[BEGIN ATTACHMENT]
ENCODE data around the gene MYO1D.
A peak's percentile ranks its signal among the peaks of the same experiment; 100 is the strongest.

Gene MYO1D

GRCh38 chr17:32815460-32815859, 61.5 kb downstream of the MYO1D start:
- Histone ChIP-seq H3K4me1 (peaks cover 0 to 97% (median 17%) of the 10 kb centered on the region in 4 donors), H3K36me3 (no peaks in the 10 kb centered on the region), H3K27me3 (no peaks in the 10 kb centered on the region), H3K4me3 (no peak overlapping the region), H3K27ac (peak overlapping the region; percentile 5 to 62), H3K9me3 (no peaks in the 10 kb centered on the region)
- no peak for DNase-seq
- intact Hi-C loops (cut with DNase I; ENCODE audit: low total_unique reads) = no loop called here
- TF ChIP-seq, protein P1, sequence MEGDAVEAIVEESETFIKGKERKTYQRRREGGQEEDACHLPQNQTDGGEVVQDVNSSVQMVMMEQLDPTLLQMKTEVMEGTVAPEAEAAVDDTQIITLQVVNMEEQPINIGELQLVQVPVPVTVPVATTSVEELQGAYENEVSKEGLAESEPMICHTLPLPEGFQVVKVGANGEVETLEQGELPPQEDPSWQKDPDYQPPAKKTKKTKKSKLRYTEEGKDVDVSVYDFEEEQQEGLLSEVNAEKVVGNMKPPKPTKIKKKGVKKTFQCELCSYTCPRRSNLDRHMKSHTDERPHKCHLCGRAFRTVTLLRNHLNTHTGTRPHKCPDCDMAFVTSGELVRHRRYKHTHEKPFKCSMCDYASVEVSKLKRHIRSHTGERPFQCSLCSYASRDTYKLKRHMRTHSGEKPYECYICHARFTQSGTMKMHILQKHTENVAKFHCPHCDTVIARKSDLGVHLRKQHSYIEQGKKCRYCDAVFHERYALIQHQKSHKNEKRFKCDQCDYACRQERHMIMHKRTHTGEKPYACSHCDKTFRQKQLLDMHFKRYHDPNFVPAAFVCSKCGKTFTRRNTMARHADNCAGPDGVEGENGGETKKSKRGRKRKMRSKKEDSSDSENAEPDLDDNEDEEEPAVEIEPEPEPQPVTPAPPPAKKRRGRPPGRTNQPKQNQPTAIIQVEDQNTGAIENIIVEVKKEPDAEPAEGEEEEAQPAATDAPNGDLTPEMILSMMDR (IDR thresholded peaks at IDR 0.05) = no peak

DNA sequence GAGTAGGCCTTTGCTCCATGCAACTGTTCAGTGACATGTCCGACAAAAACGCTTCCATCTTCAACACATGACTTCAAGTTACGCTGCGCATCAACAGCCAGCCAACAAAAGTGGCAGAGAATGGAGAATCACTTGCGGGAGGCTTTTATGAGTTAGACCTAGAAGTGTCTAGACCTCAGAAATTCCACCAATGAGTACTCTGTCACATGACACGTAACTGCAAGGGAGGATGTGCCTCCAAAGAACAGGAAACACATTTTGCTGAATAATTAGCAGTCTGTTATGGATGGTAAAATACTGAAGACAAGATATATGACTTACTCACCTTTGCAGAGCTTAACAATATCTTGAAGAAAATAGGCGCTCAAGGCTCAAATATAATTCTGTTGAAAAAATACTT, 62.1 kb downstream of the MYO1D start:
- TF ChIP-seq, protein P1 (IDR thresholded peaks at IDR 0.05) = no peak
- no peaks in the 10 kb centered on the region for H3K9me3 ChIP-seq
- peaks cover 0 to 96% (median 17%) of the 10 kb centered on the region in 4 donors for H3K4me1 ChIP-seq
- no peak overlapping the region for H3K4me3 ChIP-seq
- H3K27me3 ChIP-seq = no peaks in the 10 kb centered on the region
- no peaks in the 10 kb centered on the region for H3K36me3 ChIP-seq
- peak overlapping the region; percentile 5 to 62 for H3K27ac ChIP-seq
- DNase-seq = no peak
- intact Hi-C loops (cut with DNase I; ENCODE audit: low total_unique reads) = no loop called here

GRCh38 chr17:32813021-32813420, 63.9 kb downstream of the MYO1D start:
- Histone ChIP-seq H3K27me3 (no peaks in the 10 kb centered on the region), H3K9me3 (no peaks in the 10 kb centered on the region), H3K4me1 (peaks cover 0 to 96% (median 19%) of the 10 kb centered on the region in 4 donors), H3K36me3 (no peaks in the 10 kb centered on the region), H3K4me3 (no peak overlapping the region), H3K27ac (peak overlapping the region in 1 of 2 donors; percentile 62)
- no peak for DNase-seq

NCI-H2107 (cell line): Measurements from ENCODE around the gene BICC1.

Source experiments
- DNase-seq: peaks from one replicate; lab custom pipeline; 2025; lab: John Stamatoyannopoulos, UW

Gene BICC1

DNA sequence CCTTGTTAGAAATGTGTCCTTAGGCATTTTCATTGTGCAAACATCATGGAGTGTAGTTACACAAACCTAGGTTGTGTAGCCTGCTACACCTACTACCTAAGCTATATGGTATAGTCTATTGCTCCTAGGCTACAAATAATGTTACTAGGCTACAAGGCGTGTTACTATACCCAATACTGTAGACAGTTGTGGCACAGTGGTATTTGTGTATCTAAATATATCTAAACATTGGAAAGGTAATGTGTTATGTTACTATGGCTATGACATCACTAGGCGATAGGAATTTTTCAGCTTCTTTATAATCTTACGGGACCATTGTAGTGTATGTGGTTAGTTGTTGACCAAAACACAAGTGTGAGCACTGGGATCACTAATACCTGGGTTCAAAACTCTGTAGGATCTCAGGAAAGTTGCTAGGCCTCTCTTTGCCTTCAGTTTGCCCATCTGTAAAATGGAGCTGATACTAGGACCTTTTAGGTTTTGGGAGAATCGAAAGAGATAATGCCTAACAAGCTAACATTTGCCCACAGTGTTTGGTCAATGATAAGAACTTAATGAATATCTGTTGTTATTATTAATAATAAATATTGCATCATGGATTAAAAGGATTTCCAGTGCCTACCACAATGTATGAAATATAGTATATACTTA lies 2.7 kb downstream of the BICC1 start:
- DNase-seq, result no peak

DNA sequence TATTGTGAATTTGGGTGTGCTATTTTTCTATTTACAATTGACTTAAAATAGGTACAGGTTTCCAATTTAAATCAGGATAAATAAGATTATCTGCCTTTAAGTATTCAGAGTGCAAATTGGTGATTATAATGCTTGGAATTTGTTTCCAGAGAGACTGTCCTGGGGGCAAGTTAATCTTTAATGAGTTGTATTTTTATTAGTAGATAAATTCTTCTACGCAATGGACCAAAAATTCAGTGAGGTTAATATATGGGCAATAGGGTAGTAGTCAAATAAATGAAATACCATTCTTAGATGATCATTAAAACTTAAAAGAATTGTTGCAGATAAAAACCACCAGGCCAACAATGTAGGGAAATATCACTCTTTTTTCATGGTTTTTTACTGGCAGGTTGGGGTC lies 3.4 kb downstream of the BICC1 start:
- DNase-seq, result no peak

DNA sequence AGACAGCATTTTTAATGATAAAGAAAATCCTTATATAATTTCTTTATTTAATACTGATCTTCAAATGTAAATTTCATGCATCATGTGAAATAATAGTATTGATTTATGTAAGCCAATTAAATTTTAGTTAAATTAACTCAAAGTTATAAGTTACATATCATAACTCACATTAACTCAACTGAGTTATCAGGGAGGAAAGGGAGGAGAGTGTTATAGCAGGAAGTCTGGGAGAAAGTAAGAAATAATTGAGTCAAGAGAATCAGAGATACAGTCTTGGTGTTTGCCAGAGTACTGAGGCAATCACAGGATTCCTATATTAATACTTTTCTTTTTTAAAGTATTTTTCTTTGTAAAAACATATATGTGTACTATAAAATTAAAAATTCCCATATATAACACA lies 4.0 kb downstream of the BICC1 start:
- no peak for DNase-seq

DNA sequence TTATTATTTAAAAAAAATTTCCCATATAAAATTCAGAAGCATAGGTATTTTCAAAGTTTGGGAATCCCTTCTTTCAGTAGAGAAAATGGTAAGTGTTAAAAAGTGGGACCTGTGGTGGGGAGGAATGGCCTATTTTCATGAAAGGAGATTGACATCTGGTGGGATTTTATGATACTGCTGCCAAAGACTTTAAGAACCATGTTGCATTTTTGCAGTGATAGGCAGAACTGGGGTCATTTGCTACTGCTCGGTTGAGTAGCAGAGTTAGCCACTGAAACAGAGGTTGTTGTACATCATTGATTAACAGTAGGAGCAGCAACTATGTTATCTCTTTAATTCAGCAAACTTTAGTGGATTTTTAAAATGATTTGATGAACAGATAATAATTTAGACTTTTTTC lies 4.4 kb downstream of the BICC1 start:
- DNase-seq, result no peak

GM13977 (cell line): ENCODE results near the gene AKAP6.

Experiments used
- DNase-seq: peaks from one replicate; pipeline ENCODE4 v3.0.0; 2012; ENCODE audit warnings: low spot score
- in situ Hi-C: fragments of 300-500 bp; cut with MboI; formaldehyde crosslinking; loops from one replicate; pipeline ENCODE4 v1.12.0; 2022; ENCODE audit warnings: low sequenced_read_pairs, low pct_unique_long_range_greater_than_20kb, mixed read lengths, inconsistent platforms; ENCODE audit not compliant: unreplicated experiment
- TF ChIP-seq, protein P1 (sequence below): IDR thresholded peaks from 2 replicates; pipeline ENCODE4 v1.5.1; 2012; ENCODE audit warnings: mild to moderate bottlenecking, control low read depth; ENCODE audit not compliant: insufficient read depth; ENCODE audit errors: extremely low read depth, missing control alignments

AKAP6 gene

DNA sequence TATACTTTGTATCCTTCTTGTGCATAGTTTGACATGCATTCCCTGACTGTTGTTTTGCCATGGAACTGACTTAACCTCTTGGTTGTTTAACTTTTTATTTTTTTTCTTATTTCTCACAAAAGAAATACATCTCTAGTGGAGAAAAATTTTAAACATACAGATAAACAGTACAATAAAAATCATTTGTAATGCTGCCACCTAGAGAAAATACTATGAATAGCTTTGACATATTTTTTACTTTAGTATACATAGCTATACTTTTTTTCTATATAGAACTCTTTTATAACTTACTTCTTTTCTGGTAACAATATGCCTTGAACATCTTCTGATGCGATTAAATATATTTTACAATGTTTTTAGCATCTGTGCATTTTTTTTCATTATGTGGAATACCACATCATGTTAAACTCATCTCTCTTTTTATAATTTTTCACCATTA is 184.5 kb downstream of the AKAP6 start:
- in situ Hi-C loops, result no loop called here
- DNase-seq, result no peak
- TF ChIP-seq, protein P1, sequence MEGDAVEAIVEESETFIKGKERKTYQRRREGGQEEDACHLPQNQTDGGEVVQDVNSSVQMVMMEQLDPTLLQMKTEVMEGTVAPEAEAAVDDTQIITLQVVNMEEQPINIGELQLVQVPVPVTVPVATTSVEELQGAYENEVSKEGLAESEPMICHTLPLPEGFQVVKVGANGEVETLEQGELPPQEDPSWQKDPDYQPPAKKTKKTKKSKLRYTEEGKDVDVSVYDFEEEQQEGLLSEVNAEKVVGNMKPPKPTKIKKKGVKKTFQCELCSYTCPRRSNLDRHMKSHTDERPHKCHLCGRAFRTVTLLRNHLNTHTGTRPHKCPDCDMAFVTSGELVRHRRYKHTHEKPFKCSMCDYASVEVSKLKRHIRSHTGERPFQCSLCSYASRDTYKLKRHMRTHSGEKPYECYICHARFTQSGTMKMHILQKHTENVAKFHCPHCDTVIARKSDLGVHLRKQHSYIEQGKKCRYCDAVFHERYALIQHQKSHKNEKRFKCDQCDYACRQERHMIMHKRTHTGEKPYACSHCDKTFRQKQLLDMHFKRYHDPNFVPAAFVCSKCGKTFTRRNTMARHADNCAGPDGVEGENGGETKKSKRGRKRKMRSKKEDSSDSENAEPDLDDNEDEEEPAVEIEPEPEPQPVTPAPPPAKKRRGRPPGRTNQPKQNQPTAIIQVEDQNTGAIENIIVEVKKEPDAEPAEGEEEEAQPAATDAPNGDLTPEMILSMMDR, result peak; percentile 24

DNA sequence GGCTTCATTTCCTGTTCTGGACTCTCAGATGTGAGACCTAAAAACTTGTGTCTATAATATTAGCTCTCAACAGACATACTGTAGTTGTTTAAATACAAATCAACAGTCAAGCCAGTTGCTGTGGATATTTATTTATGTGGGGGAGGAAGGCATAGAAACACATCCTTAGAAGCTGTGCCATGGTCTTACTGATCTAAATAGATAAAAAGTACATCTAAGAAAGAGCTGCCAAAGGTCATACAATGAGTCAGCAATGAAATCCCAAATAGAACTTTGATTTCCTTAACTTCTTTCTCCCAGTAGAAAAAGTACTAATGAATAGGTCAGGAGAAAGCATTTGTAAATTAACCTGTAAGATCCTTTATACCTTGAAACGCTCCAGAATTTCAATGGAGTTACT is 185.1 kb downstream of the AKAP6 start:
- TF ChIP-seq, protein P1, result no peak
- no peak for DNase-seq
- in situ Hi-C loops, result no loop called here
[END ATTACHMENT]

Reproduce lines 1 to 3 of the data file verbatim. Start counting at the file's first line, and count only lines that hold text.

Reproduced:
ENCODE data around the gene MYO1D.
A peak's percentile ranks its signal among the peaks of the same experiment; 100 is the strongest.

Gene MYO1D